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Motorworld’s newspaper №53
Test-drive video

In the history of the motorcycle industry, the Mars brand is firmly connected to the famous A20 model, which was nicknamed ‘White Mars’ due to the common white color of these machines. The motorcycle was also available in red and green, but the minimalistic white is most associated with the model. The Mars A20 is a legend among German motorcycles, so no wonder that even a postage stamp was issued in 1983 in honor of the machine. The most interesting feature of this model was its engine, manufactured by Maybach, having a very large engine capacity for its time and an unusual design.

Mars A20

First released in 1920, the Mars A20 motorcycle (also called Reisemaschine, i.e. a ‘vehicle for traveling’) was a focus of the latest original technical ideas of the time. First of all, it didn’t have a frame in the common sense of the word. The base of this machine consisted of a box-section frame, which housed the gas and oil tanks as well as a storage box. An ohv, twin-cylinder engine (956cc and 7.3 hp) was longitudinally positioned under the frame, having an external flywheel that also played the role of the fan for the forced air cooling system.

Mars A20 postmark

Next to it was a Pallas carburetor with an upcoming flow of the combustion mixture, and the intake of the heated air was provided via the long junction pipe from the rear cylinder. The Mars engine got a very tricky gas distribution mechanism: a camshaft located in the upper part of the assembly, driven from the crankshaft by two spur pinions, directly affected the four complex-shaped crossbeams, each of which controlled its own valve.

The engine together with the box-type frame formed a single power unit, which included a two-speed gearbox crankcase. The motorcycle’s transmission deserves special attention: there were two drums with inner friction pads on the cross shaft. Each drum had its own chain connected to the rear wheel, so there were two chain sprockets at the rear. When choosing gear, one of the drums was decelerated and the torque was transmitted to the rear wheel. Belt brake gears were located over the lead drums: one with manual and other with foot control.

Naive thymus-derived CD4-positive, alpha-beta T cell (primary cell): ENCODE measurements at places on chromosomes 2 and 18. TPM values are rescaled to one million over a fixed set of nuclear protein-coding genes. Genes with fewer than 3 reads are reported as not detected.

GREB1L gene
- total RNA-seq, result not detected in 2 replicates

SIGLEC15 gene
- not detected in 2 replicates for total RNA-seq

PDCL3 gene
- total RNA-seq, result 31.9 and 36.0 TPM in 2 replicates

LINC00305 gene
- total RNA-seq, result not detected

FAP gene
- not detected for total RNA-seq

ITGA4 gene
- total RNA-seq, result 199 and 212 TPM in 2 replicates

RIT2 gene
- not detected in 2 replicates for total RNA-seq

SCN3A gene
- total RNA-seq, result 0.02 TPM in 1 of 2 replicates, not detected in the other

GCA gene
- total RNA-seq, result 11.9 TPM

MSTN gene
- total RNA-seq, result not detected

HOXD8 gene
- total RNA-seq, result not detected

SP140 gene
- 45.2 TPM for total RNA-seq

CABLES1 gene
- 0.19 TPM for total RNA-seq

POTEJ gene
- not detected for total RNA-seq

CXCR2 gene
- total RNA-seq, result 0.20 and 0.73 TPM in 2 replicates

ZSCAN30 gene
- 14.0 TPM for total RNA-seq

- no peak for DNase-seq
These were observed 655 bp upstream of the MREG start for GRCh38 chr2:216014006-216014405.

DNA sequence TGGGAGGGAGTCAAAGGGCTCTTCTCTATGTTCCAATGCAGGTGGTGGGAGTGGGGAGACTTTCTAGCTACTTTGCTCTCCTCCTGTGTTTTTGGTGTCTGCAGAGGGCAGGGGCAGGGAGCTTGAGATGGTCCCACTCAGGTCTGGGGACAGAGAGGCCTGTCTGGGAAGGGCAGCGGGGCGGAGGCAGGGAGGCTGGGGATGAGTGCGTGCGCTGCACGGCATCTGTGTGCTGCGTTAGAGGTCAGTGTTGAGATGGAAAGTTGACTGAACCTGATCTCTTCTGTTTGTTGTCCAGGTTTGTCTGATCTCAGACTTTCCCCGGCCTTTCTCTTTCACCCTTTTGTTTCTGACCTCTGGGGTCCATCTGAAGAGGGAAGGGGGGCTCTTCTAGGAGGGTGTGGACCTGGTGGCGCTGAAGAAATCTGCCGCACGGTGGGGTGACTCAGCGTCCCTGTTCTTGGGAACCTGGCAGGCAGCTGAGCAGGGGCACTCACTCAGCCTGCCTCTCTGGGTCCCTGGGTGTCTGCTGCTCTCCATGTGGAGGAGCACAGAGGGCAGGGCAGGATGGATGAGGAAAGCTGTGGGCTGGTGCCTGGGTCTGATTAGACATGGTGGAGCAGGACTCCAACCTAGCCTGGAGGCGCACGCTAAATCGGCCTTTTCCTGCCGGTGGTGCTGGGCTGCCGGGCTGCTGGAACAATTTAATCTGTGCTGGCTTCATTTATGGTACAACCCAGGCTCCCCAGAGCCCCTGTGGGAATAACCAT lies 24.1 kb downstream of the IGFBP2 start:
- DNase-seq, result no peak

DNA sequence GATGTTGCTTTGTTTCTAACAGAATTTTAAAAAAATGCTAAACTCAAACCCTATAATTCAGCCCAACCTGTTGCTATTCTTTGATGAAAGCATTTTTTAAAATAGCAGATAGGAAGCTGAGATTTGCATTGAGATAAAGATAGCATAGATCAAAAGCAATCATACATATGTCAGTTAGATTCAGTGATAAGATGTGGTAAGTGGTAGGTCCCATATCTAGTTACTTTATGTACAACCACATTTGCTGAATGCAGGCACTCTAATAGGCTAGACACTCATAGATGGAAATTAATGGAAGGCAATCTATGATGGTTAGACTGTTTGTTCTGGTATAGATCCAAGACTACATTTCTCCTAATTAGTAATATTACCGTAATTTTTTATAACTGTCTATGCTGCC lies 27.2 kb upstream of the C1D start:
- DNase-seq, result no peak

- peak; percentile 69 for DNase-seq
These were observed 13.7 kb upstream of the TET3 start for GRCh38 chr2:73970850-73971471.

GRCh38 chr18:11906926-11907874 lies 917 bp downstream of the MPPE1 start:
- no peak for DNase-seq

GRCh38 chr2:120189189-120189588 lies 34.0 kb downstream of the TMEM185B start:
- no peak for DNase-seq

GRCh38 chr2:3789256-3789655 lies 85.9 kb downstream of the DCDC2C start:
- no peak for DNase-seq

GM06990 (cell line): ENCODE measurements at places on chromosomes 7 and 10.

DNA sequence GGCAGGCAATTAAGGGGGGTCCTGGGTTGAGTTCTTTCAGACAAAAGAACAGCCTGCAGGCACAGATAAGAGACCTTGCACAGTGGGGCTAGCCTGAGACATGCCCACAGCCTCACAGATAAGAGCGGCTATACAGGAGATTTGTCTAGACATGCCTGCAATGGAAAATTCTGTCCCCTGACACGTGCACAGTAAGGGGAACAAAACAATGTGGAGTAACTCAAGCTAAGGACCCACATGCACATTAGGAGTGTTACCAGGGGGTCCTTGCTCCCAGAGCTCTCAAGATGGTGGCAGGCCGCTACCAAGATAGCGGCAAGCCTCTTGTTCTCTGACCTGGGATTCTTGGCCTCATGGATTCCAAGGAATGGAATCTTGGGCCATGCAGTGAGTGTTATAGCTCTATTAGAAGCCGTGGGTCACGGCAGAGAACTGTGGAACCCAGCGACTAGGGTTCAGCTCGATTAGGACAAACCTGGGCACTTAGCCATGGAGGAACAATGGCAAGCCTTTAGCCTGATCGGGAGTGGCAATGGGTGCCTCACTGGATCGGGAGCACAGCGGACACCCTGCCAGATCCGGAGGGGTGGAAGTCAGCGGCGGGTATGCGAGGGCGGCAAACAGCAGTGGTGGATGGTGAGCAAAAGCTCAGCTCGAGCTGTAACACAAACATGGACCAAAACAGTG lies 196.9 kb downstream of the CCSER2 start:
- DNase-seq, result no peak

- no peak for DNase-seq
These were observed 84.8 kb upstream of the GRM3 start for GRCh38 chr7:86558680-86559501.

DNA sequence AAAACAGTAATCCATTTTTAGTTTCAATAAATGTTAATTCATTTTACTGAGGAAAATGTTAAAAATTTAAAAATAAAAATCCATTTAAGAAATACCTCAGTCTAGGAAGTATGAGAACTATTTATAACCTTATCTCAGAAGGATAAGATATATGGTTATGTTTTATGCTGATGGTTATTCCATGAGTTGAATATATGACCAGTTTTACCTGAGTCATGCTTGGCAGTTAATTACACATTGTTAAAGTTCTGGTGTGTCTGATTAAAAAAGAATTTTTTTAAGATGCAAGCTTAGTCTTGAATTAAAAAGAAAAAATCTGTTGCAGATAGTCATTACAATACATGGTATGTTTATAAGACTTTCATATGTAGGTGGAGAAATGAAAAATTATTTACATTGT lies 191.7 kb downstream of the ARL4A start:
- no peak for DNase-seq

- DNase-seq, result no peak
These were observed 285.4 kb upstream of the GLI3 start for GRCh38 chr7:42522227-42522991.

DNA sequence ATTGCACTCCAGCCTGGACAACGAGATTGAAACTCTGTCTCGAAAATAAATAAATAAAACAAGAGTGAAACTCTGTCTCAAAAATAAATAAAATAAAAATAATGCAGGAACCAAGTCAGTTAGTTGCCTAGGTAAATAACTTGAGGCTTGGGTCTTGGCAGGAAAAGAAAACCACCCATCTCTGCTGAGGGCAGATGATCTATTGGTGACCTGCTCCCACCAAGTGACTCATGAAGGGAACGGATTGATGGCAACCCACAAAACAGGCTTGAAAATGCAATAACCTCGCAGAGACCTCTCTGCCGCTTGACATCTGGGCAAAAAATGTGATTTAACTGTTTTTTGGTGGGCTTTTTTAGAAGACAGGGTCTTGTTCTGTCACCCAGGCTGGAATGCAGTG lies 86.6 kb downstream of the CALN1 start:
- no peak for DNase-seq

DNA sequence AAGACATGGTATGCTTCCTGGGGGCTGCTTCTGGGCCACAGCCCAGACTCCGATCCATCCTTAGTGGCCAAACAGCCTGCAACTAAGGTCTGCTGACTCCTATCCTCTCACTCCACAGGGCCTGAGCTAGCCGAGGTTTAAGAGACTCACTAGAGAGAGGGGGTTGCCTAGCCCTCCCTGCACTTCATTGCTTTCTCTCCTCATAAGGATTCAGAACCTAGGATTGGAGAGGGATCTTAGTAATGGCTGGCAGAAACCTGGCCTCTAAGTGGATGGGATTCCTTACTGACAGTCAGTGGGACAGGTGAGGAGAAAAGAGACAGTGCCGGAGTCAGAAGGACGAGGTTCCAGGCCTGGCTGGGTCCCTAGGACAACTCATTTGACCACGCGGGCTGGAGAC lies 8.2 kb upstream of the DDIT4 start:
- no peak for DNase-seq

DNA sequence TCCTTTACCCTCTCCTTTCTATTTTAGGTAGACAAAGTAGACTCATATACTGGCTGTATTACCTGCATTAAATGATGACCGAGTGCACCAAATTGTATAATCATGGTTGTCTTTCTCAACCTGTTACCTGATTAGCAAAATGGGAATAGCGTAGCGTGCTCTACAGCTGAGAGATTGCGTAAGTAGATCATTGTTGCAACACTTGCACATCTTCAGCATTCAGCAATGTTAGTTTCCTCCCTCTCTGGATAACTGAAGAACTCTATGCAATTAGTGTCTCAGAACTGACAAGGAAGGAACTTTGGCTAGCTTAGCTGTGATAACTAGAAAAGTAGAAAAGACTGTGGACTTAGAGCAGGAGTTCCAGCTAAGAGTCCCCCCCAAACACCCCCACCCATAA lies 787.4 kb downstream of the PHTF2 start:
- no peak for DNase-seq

Mars A20 was also a sports model. Factory drivers Ernest Schulz and Heinz Wilhelm are here on White Mars motorcycles when they took the first and second prizes during Bavarian championship in 1921.


The engine was started with a hand crank (like in cars) using a special actuator. The wheels were made interchangeable since their flanges did not have braking mechanisms. Moreover, even in a single version, Mars A20 could carry a spare wheel on the right side. A short lever front fork of a very complex design completed the look of the motorcycle.

White Mars was manufactured until 1932, continuously modernizing. In total, just over a thousand copies were produced.



Manufacturer Mars Werke, AG, Nuremberg (Germany)
Years of manufacture 1920-1932
Quantity produced, units 1 000
Today’s value
Type L-head, horizontally-opposed, twin-cylinder
Engine capacity, cc 956
Bore and stroke, mm 80 х 95
Engine rating 12 h.p.
Sparking Bosch magneto
Carburetor Pallas
Transmission 2-speed
Frame type Box-type carrying frame
Front suspension Short leading link, of complex design
Rear suspension Rigid
Wheel size 3,0 х 22
Length, mm
2 300*
Width, mm
1 800*
Height, mm
1 250*
Wheelbase, mm
1 600*
Ground clearance, mm
Seat height
Mass, kg
Gas tank size, l
Maximum speed, km/h
Range, km

* – Data on the results of the measurement of the “Motorworld by V.Sheyanov” exhibit.